The PEW Institute has just released a very encouraging report on the library habits and expectations of the 18-25 years old group. Some may find it useful for strategic planning and discussions with stakeholders. You can access the summary here and the full report in PDF format from the menu on the left hand side.
I’ve just re-read the top 10 trends for academic libraries identified by the ACRL Research Planning and Review Committee and published in: June 2012 College & Research Libraries News vol. 73 no. 6 311-320.
This document is the framework for the just released 2013 ACRL Environmental Scan. It is interesting to compare these two to see how the focus is changing.
For those who missed it or don’t have access to the archives of ACRL News, I’ve summarized below the top trends from the report (Please note that these top trends are not listed in order of importance but alphabetically):
Academic libraries must prove the value they provide to the academic enterprise. Librarians must be able to convert the general feelings of goodwill towards the library to effective communication to all stakeholders that clearly articulate its value to the academic community.
Data curation challenges are increasing as standards for all types of data continue to evolve; more repositories, many of them cloud-based, has to emerge; librarians and other information workers need to collaborate with their research communities to facilitate this process.
As digital collections mature, concerns grow about the general lack of long-term planning for their preservation. Local digital collections are at risk when the individual institution lacks a comprehensive preservation plan.
Higher education institutions are entering a period of flux, and potentially even turmoil. Trends to watch for are the rise of online instruction and degree programs, globalization, and an increased skepticism of the “return on investment” in a college degree.
Technology continues to drive much of the futuristic thinking within academic libraries. The key trends driving educational technology are equally applicable to academic libraries: people’s desire for information and access to social media and networks anytime/anywhere; acceptance and adoption of cloud-based technologies; more value placed on collaboration; ; and a new emphasis on challenge-based and active learning.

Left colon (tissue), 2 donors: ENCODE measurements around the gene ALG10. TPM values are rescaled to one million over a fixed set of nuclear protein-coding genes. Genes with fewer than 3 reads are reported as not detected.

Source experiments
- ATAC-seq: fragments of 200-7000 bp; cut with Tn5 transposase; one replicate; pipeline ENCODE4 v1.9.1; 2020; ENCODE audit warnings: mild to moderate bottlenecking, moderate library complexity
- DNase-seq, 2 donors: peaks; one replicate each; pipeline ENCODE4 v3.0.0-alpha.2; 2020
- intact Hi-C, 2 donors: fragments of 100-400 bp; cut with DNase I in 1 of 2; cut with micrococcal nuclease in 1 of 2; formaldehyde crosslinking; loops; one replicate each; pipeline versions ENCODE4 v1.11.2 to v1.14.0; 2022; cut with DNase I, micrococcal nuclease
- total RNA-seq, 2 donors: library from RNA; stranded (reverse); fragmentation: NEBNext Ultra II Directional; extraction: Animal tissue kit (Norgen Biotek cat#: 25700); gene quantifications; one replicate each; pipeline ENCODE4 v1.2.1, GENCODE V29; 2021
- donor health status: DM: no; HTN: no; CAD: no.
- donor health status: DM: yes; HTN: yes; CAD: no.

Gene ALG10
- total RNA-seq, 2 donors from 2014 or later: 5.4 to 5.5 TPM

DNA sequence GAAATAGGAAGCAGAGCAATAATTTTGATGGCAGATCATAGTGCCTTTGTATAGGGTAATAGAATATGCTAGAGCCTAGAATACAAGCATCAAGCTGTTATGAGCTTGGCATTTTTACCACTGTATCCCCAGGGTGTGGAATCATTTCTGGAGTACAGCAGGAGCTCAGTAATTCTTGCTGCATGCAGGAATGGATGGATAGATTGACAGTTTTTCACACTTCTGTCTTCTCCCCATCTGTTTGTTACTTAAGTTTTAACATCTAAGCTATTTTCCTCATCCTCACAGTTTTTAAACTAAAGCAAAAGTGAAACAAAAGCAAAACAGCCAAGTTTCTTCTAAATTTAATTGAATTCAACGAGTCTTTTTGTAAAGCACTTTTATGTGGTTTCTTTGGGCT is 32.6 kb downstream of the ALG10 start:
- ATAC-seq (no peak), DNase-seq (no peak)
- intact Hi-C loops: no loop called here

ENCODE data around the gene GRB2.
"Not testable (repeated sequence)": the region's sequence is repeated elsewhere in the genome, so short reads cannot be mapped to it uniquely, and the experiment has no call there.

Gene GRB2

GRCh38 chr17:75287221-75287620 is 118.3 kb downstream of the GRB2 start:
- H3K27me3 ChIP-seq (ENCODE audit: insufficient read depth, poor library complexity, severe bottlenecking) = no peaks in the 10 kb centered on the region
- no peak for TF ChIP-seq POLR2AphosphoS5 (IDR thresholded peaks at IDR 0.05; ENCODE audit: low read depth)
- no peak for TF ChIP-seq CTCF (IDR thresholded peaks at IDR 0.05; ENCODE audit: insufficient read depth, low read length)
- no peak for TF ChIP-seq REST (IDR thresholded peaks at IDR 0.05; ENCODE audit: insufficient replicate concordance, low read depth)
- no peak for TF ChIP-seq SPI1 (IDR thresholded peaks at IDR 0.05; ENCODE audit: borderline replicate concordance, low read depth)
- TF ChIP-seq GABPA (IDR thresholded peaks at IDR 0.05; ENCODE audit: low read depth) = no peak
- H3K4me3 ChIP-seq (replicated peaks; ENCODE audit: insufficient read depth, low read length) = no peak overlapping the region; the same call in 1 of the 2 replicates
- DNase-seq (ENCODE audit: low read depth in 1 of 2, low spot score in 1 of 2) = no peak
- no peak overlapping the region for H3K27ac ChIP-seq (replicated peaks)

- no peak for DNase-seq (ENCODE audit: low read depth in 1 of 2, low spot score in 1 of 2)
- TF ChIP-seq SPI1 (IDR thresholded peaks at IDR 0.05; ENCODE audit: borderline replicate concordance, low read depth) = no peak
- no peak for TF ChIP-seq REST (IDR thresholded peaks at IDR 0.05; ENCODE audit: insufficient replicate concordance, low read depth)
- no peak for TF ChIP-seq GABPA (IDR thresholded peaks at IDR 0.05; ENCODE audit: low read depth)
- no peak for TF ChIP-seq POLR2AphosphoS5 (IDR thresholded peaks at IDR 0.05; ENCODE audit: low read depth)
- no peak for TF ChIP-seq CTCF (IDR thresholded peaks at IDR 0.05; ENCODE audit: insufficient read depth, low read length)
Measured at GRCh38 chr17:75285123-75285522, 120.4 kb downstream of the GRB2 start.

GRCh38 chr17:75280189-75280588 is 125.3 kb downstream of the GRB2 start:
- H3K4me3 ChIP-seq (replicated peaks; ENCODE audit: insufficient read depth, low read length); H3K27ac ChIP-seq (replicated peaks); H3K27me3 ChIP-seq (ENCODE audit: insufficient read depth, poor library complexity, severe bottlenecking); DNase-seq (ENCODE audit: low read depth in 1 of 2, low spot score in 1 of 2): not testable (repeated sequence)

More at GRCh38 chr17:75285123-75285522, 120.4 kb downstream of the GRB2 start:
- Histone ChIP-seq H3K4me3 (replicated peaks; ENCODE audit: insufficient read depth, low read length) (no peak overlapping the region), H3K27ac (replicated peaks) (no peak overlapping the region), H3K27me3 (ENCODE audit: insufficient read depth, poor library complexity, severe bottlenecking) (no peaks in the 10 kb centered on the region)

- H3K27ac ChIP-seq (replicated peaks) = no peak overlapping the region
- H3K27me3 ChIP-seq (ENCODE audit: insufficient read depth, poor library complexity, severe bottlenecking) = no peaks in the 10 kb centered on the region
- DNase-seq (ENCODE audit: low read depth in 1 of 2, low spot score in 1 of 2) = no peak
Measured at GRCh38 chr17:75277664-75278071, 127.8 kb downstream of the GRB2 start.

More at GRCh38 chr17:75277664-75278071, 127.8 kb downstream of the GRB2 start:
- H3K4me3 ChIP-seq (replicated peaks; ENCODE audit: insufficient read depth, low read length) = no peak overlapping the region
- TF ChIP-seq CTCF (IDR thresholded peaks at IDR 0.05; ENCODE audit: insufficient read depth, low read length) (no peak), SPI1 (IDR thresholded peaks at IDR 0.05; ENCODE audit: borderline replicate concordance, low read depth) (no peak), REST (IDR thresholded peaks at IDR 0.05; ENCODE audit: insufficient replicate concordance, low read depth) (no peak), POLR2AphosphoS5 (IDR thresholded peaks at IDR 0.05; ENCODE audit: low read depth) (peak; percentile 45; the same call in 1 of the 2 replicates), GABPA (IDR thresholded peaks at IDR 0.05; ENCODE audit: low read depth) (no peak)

Mobile devices are changing the way information is delivered and accessed. An increasing number of libraries provide services and content delivery to mobile devices.
Patron driven e-book acquisition
Patron-Driven Acquisition (PDA) of e-books is poised to become the norm. For this to occur, licensing options and models for library lending of e-books must become more sustainable. PDA is an inevitable trend for libraries under pressure to prove that their expenditures are in line with their value.
New scholarly communication and publishing models are developing at an ever-faster pace, requiring libraries to be actively involved or be left behind.
Academic libraries must develop the staff needed to meet new challenges through creative approaches to hiring new personnel and deploying or retraining existing staff.
User behaviors and expectations
Convenience affects all aspects of information seeking—the selection, accessibility, and use of sources. Libraries usually are not the first source for finding information. When queried, respondents describe the library as “hard to use,” “the last resort,” and “inconvenient.”
The ACRL asks the community for feedback and provides a venue to get involved and contribute to the ongoing discussion on the trends in academic libraries by participating in OnPoint Discussion at: www.ala.org/acrl/conferences/onpoint.
The following visualization was adapted from PewInternet.com, of a keynote address for the 2013 State University of New York Librarians Association Annual Conference.
There is an interesting discussion going on right now on big data and how it is used in academia. I found Dave Feinleib’s of Forbers magazine visualization of landscape of Big Data an interesting point of reference from the technological side of the spectrum.
In the other hand, John Sunyer’s lengthy review, “Big data meets the Bard”, in the Financial Times for 15 June, http://tinyurl.com/mzrjwll presents the point of view of acadmics who are proponents of using digital data in humanities. It is based on Sunyer’s interviews with Franco Moretti, Matt Jockers and Melissa Terras. Franco Moretti is perhaps the most known for his push to digitize and use digital texts in humanities. I hope some of it may be useful as an argument for Open Access at your universities.
The latest issue of Times Higher Education contains an opinion piece entitled
“Green open access can work for Humanities” by Gabriel Egan, director of the
Centre for Textual Studies at De Montfort University, arguing that “the move to open access is desirable and inevitable for the arts as well as the sciences”. By “the arts” he means, in accord with the British usage, what most of us would call “the humanities”, in general. You can access it here: http://www.timeshighereducation.co.uk/comment/opinion/green-open-access-can-work-for-the-humanities/2004323.article
This is not an unusually radical or visionary in formulation article, but a very strong and well argued plea, and one whose appearance academic librarians might want to take note of.